Protecting The Flock| Why birds are protecting our ecosystem

Protecting The Flock| Why birds are protecting our ecosystem (KSNV)

"If it matters to them, it matters to us."

That's what wildlife biologists say about the health of wild bird populations. Predicting changes in the environment that could affect our own future.

To help spread the word, National Geographic Magazine is dubbing 2018: The year of the Bird.

"This is one of the easiest places to see a lot of species very quickly in a day", says Justin Streit.

Justin Streit wears the label with pride.

The self-described "bird nerd" and wildlife biologist checks in at the Henderson Bird Viewing Preserve.

On this morning, calm winds, and mild temperatures provide ideal conditions for spotters.

This year marks an important milestone.

It's the 100th anniversary of the Migratory Bird Treaty Act. It protects wild birds from being killed, harassed, or otherwise disturbed.

The trouble is, in December a ruling by the interior department took some of the items out of the act.

"The current administration is pro-development and wants to ensure there aren't any hang-ups for issues that might inhibit development", says Streit.

Across the border in Cedar City, Utah, wildlife rehabilitator Martin Tyner has been working to save the flock for nearly 50 years.

He and his golden eagle "Scout" are providing educational programs about birds throughout the western U.S.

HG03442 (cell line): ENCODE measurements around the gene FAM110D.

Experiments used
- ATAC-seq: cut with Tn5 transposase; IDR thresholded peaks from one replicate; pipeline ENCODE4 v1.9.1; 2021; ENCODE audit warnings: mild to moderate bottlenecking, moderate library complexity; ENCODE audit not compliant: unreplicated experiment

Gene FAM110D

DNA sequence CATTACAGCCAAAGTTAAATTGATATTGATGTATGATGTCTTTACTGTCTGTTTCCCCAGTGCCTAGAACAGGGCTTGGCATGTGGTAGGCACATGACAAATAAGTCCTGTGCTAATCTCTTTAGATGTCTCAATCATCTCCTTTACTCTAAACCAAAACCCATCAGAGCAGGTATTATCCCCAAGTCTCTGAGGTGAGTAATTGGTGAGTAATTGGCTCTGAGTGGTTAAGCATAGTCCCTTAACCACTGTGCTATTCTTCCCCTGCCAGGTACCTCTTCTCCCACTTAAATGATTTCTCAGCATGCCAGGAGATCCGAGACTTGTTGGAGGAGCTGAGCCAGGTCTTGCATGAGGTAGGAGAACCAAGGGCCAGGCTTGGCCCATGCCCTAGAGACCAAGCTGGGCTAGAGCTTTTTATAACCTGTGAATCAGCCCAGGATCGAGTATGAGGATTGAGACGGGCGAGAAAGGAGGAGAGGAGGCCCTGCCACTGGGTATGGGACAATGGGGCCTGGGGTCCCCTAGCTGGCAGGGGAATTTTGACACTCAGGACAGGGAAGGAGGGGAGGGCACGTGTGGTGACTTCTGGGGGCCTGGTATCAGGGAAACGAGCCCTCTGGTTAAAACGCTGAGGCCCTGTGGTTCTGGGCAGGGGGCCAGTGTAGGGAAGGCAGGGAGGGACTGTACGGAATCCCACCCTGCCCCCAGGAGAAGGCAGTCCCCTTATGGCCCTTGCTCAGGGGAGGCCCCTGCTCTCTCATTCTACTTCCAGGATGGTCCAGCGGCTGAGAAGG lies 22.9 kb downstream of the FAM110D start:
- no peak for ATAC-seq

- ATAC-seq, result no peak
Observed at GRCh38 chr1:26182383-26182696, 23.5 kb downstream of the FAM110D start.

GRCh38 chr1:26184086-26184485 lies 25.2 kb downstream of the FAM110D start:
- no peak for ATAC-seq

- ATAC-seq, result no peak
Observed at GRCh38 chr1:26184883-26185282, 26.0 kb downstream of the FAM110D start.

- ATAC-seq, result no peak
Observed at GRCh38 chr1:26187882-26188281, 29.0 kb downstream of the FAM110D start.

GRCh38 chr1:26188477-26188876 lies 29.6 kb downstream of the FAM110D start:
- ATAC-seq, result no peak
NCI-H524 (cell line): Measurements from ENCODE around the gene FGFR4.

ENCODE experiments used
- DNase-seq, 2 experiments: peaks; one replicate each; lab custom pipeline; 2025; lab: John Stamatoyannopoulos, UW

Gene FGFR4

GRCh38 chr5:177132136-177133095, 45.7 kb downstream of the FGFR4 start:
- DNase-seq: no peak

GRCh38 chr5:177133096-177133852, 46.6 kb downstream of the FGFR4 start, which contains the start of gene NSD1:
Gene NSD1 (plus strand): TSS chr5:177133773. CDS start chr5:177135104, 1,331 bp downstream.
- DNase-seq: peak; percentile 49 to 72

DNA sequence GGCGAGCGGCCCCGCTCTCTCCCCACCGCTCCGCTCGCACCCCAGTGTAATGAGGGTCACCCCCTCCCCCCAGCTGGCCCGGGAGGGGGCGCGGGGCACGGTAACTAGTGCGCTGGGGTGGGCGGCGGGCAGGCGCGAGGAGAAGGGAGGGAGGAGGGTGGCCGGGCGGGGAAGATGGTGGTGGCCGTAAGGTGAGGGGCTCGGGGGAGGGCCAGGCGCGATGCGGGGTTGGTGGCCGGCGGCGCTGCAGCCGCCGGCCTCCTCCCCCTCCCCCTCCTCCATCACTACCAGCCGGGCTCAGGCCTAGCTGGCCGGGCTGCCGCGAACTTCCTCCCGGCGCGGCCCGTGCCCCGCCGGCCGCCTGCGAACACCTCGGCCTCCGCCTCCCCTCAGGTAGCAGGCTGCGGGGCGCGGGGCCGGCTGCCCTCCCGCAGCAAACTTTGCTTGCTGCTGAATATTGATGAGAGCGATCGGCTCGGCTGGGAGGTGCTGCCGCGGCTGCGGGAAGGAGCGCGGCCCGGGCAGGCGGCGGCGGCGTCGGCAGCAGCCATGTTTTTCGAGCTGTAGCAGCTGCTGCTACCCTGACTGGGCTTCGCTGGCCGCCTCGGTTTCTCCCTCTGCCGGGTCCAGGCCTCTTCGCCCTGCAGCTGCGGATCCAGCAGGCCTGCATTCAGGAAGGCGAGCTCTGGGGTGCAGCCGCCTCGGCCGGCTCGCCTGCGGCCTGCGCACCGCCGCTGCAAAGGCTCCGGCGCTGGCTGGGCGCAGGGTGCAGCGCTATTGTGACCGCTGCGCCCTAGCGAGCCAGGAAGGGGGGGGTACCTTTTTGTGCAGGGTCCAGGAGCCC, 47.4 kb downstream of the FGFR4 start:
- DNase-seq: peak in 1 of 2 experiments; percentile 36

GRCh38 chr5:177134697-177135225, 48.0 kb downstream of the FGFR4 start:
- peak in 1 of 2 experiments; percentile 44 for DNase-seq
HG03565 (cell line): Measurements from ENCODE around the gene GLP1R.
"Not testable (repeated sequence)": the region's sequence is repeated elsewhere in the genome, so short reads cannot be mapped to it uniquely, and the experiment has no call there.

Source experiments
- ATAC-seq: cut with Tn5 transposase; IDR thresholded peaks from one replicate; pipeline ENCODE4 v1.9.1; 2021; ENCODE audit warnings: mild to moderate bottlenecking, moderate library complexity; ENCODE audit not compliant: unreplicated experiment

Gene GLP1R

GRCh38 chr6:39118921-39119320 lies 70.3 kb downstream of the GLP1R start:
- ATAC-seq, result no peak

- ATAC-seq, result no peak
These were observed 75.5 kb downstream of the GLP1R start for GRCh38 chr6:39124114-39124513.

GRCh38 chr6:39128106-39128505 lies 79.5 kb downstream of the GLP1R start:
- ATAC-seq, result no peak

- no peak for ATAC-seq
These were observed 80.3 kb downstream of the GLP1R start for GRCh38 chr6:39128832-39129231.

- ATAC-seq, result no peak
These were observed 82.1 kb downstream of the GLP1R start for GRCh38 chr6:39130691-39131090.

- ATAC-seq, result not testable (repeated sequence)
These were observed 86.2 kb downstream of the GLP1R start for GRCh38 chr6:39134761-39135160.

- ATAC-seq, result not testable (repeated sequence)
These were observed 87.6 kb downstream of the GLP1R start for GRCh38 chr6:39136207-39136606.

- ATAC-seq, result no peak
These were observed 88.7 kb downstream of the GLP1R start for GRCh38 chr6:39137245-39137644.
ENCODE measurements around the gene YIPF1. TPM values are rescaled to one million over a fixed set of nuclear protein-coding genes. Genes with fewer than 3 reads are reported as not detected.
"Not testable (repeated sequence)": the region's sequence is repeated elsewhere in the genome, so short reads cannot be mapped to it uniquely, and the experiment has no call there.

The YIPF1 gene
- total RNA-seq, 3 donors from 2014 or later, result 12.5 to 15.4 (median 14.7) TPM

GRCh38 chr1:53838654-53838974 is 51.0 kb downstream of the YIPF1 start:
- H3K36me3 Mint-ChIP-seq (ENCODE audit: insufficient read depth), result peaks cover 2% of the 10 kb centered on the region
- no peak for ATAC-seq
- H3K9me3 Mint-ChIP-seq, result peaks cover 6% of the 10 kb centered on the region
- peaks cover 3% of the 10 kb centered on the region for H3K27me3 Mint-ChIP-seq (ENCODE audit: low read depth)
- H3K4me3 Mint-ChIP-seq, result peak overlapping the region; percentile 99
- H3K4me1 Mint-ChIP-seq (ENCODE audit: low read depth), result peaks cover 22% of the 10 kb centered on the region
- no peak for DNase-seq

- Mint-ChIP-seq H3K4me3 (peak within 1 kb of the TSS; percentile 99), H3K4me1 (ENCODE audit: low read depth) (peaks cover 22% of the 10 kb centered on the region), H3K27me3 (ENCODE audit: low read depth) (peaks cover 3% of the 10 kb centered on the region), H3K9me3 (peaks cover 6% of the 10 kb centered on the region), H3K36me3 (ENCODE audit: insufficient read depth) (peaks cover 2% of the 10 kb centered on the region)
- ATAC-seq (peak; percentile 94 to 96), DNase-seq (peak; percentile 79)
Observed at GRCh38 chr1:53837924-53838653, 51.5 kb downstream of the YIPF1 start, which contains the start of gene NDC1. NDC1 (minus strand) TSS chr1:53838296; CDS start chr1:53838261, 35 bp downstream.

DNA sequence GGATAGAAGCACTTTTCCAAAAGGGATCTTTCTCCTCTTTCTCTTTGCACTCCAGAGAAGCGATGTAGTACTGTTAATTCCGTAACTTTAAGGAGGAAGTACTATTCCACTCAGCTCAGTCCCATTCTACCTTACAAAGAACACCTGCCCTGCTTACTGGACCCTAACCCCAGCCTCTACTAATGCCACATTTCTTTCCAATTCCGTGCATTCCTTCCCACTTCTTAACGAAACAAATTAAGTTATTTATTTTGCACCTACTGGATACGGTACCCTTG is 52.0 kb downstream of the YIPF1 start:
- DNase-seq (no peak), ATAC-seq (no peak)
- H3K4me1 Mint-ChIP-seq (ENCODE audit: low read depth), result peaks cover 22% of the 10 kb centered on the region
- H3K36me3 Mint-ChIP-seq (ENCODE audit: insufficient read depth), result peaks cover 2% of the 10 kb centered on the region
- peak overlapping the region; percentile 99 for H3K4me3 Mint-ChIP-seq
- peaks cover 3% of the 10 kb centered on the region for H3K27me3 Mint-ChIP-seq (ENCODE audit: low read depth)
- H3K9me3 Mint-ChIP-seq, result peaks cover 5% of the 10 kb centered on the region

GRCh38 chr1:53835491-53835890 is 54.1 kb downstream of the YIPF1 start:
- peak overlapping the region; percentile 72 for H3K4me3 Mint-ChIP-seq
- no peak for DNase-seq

"These are what we call a barometer species. These are the canary in the coal mine for us. They're an apex predator, top of the food chain. We're at the top of the food chain. What affects them, effects us", says Tyner.

One example? The overuse he says of DDT. A common pesticide, that scientists later discovered was preventing eagles from absorbing calcium. Their eggs were too thin and fragile, and their numbers began to drop.

"If we had continued to use DDT like we were, my children and grandchildren would have been born with severe birth defects. These guys saved us", says Tyner.

Now, he's returning the favor.

A big part of Tyner's job is rehabilitating sick and injured birds. He's currently nursing a hawk, falcon, and 2-year-old eagle back to health.

This one has been on his ranch about a month after being hit by a car.

"The really sad part of this whole story is that somebody came along and found this injured eagle on the side of the road. They decided to hold this poor animal down and rip it's tail feathers out", says Tyner.

100's of birds have been released, thanks to Tyner's efforts.

Beyond speaking to small groups or classrooms, Tyner's long-term project is this land right here.

Cedar Canyon Nature Park is where birds and other wildlife that can not be released will be on permanent display.

The goal is a first phase visitors center by summer.

For now the sound of melting snow, and nearby waterfall provide a backdrop for day visitors. Tyner says it's the message that matters.

"Wildlife deserves our respect. Even Scout is no one's pet", says Tyner.

"Basically he's my hunter, and I'm his dog. Because I'm a good dog, he keeps me. If I do not serve him well, he will leave me and never come back", says Tyner.

Back in Henderson:

"Birds eat a lot of insects. Millions and millions of insects so that affects agriculture", says Streit.

Streit ends the morning with 40 species of birds spotted.

They won't all be eagles, or even particularly rare, but here in nature, he says that might be the point.

"The more species we have, the more healthy an ecosystem. Protection of all birds is important for that reason", says Streit.

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